All About Functional Foods


Functional foods represent natural foods that provide health-promoting and disease-preventing benefits in the body. When you consume functional foods on a regular basis you will be able to reduce the risk of illness. This can further help your physician in the management of several diseases, including heart disease, gastrointestinal problems, menopausal issues, osteoporosis, eye affections, cancer etc.,

Functional foods include whole, fortified, enriched or enhanced foods and dietary supplements.

The term, ‘functional foods’ is primarily used to signify foods and their components that offer health benefits beyond the scope of basic nutrition. Put simply, functional foods meet not just our minimum, but also optimal, daily requirements of nutrients. They are suggested to promote vibrant health and wellness and reduce the risk of disease.

Nutritional experts have identified hundreds of compounds with functional qualities. Also, new discoveries are being constantly made surrounding the complex benefits of functional foods.


Functional foods are also called phytochemicals, or nutraceuticals.

By way of definition, functional foods, or phytochemicals, are natural, bioactive chemical compounds that have health-promoting, disease-preventing, and medicinal, or therapeutic, properties.

You may sure think of all foods as being functional, because they provide nutrients. You are right. However, functional foods denote foods that have health-promoting ingredients, or natural components. These are components that have been found to have potential benefits in the body. They also include whole foods that are fortified, enriched or enhanced, aside from dietary supplements. They all have beneficial effects on our health.

The concept of functional foods is not a recent phenomenon. It has been perfected over the years. Efforts are also being made to improve upon them on a continual basis. To pick one classical example: food manufacturers began adding iodine to salt in an effort to prevent goitre, in the early 1900s. This was, perhaps, the first attempt man made at creating a functional food through enrichment.

As you know, many of the foods we consume are natural, whole foods. They do not become functional foods, just because we known them by that name.

Functional foods can be derived from agricultural breeding, or through added nutrients/ingredients.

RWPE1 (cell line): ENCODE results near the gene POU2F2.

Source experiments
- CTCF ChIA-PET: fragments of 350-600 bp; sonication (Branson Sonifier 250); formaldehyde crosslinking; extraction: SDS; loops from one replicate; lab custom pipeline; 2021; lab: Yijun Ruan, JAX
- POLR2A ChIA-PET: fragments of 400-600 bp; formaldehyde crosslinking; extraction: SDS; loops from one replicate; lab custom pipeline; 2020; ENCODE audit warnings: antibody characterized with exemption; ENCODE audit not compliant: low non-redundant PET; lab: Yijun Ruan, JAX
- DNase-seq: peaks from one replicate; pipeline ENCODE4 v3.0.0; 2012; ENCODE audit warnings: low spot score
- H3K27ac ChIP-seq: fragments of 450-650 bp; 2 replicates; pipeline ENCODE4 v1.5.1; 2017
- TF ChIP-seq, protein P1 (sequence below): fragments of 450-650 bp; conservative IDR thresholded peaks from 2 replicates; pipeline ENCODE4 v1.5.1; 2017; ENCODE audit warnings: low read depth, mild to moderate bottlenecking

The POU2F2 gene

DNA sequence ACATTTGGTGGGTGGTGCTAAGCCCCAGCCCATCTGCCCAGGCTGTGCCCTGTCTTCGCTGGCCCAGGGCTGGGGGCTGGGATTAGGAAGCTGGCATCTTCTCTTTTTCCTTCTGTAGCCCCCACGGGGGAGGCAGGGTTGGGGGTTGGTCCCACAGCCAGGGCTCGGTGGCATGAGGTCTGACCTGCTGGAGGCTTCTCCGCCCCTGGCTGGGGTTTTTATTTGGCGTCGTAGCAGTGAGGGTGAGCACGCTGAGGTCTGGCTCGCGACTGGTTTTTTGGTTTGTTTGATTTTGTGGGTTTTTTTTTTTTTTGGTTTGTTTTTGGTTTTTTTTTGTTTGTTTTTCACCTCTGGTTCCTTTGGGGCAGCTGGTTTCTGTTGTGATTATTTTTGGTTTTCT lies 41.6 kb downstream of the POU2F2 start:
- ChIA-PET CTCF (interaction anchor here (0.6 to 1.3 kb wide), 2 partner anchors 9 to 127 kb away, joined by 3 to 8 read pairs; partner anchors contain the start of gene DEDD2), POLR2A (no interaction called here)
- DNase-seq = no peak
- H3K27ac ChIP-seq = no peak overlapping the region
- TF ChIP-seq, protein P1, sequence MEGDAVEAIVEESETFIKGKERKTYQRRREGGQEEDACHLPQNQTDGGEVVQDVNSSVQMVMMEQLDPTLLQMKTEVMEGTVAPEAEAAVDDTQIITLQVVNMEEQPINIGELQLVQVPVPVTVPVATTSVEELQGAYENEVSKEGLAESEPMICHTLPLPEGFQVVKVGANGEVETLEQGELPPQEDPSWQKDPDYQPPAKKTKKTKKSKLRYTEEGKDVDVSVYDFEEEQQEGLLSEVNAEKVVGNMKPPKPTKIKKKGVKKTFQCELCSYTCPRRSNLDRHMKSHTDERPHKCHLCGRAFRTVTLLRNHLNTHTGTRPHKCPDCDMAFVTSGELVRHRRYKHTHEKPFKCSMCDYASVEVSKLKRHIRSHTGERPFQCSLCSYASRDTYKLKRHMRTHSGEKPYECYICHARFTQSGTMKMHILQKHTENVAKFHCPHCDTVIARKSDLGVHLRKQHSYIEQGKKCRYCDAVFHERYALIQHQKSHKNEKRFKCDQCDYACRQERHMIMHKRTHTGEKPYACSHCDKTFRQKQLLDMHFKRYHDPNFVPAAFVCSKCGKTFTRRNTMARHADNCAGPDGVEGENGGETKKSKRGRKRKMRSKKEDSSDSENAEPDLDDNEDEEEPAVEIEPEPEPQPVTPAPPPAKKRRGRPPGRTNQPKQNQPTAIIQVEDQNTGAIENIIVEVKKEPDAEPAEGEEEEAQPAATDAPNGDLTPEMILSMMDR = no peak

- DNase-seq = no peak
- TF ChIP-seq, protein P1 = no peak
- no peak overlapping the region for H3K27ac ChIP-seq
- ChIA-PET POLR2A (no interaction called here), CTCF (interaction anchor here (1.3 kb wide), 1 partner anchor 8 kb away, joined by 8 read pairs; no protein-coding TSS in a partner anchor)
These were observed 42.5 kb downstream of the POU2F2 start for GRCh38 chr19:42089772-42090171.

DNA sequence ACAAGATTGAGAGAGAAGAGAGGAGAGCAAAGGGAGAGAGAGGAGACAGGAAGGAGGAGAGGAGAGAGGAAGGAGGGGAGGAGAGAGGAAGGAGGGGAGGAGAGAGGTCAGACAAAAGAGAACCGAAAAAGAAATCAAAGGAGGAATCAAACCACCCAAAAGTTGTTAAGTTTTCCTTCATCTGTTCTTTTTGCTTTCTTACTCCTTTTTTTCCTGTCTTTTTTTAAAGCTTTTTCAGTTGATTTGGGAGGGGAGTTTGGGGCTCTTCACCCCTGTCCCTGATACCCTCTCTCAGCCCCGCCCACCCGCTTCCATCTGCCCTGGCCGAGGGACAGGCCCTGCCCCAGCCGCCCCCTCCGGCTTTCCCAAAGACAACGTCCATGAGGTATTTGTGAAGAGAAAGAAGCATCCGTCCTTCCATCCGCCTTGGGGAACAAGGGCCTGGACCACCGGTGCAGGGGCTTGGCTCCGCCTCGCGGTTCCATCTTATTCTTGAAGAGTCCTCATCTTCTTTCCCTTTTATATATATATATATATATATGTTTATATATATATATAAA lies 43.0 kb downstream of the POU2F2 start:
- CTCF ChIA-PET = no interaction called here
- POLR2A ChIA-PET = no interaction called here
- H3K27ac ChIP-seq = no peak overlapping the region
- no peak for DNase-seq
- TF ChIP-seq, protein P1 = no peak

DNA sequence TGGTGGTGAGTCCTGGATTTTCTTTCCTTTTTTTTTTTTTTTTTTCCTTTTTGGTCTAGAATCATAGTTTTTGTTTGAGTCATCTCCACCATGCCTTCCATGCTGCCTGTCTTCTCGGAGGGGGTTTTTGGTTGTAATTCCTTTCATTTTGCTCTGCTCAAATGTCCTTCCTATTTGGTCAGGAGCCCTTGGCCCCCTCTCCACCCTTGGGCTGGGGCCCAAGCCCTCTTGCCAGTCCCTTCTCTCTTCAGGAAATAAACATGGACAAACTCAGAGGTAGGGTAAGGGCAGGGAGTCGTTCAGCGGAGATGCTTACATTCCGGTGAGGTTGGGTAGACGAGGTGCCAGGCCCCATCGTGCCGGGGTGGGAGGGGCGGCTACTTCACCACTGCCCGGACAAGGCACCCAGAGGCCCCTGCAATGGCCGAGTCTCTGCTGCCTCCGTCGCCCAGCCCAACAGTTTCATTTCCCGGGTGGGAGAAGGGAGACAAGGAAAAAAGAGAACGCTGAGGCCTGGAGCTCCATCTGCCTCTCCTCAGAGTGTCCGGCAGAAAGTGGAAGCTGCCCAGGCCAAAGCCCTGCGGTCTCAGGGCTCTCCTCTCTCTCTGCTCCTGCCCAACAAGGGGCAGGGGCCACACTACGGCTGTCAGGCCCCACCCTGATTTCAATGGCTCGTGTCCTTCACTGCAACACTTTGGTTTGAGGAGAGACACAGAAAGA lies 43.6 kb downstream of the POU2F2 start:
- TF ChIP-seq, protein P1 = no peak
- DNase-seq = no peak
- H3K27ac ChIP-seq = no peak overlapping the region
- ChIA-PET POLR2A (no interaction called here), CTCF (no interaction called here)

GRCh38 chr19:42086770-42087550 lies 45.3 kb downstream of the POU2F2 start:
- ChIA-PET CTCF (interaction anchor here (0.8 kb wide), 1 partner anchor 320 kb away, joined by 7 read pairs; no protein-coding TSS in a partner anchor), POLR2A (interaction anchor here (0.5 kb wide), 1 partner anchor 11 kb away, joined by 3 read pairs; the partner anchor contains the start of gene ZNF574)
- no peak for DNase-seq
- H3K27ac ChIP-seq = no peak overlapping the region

Nature has provided us with several fruits, vegetables, grains, fish, and dairy and meat products. All of them contain numerous natural components. The components convey benefits far beyond fundamental nutrition.

Some examples:

  • Lycopene, the functional food component, in tomato
  • Omega-3 fatty acids in salmon
  • Saponin in soybean.
[Note: For those of you who cannot resist tea and chocolate, there’s no need to worry too. Recent studies suggest that tea and chocolate have functional food traits that are beneficial to our health].

The nutritional content of certain crops can also be engineered through the same agricultural techniques that are used to bring about beneficial traits in plants and animals. To think of just two major examples: beta-carotene-rich rice and vitamin-enhanced soybean.

While research is going on to improve the nutritional quality of several other crops, there are countless examples of fortified foods available in the market. Orange juice, for instance, is fortified with calcium. Likewise, cereals and flour, with added vitamins or minerals, or folic acid, are also available.

Research suggests that eating functional foods on a regular basis can help reduce the risk of illness. It can also aid in the management of illness, or disease. These include heart disease, gastrointestinal problems, menopausal symptoms, osteoporosis, eye affections, cancer, and so on.

There is, however, no single magic potion or formula that can cure, or prevent, health affections. The best and easiest thing for us to do is quite simple. Eat a balanced and varied diet. This should include at least 4-5 servings of fruits and vegetables, everyday, as well as foods with added beneficial components.

We should also learn to read labels and scan through what research advises through articles in the media. However, before you decide to make any major dietary changes, you need to take adequate time to weigh up your personal health. So, speak to your physician on realistic ways that can help reduce your risk of illness.